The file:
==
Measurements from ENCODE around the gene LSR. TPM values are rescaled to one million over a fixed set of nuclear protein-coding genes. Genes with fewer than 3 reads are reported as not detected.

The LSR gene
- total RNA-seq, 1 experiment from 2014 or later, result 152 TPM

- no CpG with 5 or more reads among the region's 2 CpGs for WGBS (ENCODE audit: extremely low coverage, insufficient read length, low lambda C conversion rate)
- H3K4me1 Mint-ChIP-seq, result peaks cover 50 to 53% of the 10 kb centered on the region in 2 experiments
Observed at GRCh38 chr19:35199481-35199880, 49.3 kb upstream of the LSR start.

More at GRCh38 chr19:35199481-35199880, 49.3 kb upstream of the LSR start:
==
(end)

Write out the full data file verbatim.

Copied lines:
Measurements from ENCODE around the gene LSR. TPM values are rescaled to one million over a fixed set of nuclear protein-coding genes. Genes with fewer than 3 reads are reported as not detected.

The LSR gene
- total RNA-seq, 1 experiment from 2014 or later, result 152 TPM

- no CpG with 5 or more reads among the region's 2 CpGs for WGBS (ENCODE audit: extremely low coverage, insufficient read length, low lambda C conversion rate)
- H3K4me1 Mint-ChIP-seq, result peaks cover 50 to 53% of the 10 kb centered on the region in 2 experiments
Observed at GRCh38 chr19:35199481-35199880, 49.3 kb upstream of the LSR start.

More at GRCh38 chr19:35199481-35199880, 49.3 kb upstream of the LSR start: